What’s for Dinner?

January 06, 2012Leave a comment

To say I struck a nerve with the juice post would be a gross understatement. Apparently this crowd is ready for some cleansing and a return to healthy eating! I hear you on that. Pictured above is a pile of produce that eventually became juice in my kitchen. Winter produce is terrific for juicing. The fennel, kale, lemons and pears you see above are all at peak right now. But what happens after a few juice-centric days?

Keep up your efforts with meals dense in nutrients and fiber. Perhaps even more importantly (and this is where I get tripped up Every. Single. Time.), keep portions to a reasonable size. It’s better for your digestive system, it’s better for your waistline and it’s just a good idea all around. I’m not one for cutting out foods or food groups indefinitely. The second I swear off bread or chocolate, it’s all I want to eat. Keeping a close watch on how much is the key. For example, this week’s pasta with lentils and kale calls for 1/2 pound of pasta for 4 people. That’s a serving size of 2 oz. per person and believe it or not, that’s also the “suggested” serving size printed right on the box. If you’re worried you’ll be hungry after just one small serving of pasta, enjoy a big salad or steamed veggies on the side. Or start the meal with a bowl of soup. This one is a good bet and so is this one.

Now is a great time to get used to what a reasonable serving size looks like. I discovered this neat little tool courtesy of the USDA. Plug in your age, height, weight and level of activity and it tells you exactly how much of each type of food you need in a day. Cool, right? One more way to help control portions is by using a food scale. I have this model and I love it. I use it all the time. Want to know what an ounce of cheese looks like? Weigh it. Or what about a pound of broccoli? Set it on the scale and find out. This is a terrific exercise and will help you estimate appropriate portion sizes when out and about.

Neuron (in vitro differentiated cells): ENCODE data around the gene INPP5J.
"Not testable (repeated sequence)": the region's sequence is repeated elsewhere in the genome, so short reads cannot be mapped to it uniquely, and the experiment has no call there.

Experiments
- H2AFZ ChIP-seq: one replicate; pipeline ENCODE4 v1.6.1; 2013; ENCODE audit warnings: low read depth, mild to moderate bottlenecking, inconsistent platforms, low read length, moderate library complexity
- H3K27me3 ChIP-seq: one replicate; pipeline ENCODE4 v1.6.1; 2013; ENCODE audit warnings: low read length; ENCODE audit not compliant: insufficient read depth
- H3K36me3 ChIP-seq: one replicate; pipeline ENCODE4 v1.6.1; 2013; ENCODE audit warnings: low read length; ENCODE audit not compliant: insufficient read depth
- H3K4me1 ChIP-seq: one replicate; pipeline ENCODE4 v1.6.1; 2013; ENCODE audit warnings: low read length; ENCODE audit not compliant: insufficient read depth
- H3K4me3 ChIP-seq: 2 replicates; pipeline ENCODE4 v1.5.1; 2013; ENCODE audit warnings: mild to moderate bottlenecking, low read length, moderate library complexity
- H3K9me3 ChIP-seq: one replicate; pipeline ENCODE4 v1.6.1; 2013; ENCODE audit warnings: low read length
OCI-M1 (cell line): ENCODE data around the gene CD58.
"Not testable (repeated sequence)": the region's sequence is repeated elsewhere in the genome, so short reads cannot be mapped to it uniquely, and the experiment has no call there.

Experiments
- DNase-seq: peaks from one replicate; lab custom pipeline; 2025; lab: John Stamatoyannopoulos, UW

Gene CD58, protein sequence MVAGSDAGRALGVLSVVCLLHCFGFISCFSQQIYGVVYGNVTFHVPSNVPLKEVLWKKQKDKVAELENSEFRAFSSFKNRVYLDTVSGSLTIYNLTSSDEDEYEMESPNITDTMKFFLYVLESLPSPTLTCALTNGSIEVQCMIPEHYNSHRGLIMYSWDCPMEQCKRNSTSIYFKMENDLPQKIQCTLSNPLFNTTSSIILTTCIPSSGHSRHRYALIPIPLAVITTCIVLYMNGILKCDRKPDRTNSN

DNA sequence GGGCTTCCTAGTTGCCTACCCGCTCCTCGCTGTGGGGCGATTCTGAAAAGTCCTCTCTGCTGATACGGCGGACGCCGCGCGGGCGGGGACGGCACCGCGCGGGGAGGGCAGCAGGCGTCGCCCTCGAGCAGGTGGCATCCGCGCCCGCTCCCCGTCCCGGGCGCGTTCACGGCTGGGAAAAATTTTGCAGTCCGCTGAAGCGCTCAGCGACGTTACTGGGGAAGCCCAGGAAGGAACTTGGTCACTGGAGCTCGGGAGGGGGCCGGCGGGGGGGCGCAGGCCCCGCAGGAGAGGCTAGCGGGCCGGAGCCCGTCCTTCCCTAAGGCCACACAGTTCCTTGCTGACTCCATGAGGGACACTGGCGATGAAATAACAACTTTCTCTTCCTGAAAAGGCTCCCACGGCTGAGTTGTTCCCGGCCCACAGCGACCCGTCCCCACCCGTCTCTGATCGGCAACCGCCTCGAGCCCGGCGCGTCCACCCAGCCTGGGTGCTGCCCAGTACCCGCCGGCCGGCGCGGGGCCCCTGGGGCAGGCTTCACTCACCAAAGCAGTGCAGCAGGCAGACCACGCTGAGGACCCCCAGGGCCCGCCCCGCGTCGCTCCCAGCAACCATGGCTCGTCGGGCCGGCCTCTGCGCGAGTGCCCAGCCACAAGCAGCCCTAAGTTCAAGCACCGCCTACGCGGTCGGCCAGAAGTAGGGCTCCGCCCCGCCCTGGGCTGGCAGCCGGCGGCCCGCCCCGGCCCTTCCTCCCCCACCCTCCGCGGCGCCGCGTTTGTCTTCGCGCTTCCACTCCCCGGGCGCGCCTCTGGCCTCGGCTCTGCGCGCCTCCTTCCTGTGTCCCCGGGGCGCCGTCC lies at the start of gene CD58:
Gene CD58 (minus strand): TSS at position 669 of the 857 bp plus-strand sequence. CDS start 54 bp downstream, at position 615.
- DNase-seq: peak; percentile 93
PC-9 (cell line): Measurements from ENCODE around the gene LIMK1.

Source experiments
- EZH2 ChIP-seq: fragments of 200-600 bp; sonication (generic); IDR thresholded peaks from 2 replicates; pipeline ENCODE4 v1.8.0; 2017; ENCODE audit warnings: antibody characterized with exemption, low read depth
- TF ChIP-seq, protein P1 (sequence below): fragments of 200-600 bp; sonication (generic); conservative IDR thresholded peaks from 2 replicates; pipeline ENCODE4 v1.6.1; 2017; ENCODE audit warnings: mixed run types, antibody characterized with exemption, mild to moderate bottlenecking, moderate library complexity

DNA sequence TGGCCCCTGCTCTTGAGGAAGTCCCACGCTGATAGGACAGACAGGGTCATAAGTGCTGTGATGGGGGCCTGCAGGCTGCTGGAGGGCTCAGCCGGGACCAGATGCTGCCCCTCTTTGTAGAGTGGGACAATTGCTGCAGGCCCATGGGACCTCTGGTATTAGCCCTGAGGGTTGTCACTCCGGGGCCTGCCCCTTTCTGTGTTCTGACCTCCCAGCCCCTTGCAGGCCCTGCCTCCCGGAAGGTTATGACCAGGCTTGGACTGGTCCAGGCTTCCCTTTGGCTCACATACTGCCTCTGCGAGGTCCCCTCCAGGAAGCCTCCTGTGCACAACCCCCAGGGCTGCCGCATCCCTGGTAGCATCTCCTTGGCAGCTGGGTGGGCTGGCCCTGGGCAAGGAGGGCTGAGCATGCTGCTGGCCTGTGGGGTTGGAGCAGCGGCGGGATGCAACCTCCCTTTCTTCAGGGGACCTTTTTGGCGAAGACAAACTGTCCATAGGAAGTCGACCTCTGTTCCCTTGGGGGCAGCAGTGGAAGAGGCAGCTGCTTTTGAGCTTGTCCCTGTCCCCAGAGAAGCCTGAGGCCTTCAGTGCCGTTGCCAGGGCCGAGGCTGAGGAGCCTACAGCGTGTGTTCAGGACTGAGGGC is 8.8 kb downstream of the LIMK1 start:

Not convinced yet? Perhaps what you really want to know is how to take your favorite foods and incorporate them into your healthy lifestyle. What I really want these days is comfort foods. Winter has finally decided to stick around for more than a day at a time and I want something yummy, dammit. “Comfort food” means different things to different people. To me, it’s warm, hearty, satisfying fare that leaves me feeling happy mentally and physically. A bowl of lentil soup is a great example. A square of dark chocolate doesn’t hurt either…and a voluptuous glass of spicy, bold red wine to wash it all down. For Andy, comfort food is almost always of the Italian variety and this week’s chicken marsala is a perfect example. The recipe comes from Comfort Food Fix, a new cookbook by Ellie Krieger. I received a copy of the book from the editor, who I met at a conference last year (check out his fun blog here!). I wasted no time in leafing through its pretty pages for inspiration. And you know what? It’s possible to have both comfort and joy. I think there is a song about that…um, yeah. That was last month. But it’s yours to have even in January with a bit of thoughtful planning.

What’s in Season?

Carrot | Kale | Lemons | Mushrooms | Spinach

What’s for Dinner?

The List

Produce
1 pound kale
1 pound mushrooms
2 large carrots
5 shallots
2 garlic cloves
Fresh flat-leaf parsley
Fresh mint
Fresh basil

Pantry
Marsala wine
2 cups chicken broth
Saffron
1/2 pound short pasta
1/2 cup French green lentils

Meat/Fish
4 boneless, skinless chicken breasts
4 halibut fillets

Dairy/Fridge/Freezer
Parmesan cheese

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